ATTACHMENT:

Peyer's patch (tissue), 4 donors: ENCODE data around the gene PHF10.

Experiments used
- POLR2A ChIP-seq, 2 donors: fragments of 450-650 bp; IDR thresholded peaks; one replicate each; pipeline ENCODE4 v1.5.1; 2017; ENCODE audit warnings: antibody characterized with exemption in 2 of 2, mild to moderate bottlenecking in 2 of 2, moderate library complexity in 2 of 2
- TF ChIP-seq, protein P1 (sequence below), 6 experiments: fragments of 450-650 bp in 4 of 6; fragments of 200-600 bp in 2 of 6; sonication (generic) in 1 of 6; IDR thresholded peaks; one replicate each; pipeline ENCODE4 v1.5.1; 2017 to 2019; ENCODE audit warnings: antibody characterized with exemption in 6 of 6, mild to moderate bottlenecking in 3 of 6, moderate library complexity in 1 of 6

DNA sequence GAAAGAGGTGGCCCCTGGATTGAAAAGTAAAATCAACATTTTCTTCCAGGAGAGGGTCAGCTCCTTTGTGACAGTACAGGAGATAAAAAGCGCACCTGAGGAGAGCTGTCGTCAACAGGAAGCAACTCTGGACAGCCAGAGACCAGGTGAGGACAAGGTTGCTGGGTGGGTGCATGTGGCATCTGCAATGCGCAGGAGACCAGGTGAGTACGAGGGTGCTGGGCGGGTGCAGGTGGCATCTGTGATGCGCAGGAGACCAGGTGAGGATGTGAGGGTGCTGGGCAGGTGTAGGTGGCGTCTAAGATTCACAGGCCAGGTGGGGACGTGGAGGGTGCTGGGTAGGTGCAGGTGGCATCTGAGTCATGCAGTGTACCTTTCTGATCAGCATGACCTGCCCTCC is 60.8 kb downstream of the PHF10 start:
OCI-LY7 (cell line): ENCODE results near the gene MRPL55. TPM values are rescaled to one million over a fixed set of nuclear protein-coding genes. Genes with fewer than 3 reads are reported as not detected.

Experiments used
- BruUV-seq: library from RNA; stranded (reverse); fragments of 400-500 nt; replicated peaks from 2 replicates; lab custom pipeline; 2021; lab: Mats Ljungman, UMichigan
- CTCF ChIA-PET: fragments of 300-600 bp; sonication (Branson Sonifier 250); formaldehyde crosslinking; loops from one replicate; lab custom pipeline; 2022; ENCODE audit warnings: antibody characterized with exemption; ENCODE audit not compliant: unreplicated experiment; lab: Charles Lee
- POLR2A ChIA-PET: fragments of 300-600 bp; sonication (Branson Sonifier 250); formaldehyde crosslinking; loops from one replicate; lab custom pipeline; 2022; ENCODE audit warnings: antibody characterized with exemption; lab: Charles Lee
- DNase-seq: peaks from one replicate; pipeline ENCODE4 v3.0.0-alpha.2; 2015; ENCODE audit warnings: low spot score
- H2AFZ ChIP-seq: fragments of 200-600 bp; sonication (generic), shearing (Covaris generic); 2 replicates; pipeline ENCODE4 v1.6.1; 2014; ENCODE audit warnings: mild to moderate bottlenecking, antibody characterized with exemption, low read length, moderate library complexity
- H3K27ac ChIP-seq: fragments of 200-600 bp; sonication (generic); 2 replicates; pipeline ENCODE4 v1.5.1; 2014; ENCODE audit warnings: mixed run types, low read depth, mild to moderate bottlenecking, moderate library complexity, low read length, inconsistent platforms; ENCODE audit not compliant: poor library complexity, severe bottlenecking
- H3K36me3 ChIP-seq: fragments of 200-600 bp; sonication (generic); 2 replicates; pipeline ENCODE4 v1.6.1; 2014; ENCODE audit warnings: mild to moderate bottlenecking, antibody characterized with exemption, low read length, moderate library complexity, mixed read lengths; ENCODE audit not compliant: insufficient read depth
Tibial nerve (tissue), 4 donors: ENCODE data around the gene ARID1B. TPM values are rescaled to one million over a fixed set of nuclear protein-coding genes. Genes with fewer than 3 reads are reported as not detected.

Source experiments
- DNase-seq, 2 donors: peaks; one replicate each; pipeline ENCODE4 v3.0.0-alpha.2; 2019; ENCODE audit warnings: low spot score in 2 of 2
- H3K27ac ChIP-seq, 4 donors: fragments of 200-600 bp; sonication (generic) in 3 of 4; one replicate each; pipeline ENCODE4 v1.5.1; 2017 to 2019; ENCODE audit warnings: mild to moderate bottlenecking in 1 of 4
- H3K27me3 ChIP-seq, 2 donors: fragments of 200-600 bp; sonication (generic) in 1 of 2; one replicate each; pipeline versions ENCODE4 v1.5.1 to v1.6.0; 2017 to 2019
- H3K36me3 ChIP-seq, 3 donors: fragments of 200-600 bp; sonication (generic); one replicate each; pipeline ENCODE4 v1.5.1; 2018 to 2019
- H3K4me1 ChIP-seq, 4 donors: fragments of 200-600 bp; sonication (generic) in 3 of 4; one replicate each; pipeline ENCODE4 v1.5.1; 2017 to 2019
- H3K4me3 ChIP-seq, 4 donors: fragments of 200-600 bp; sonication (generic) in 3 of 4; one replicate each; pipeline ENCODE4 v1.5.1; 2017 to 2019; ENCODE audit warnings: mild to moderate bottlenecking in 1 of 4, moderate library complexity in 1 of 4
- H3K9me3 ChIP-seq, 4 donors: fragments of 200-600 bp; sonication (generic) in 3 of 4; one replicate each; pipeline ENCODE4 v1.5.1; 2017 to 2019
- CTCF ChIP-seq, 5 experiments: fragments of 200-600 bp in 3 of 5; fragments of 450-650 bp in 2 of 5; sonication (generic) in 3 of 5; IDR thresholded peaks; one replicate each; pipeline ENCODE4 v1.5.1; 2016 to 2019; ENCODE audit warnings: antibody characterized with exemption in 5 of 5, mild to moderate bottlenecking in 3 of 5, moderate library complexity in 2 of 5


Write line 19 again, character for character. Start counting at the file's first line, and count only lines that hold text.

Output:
- H3K27me3 ChIP-seq, 2 donors: fragments of 200-600 bp; sonication (generic) in 1 of 2; one replicate each; pipeline versions ENCODE4 v1.5.1 to v1.6.0; 2017 to 2019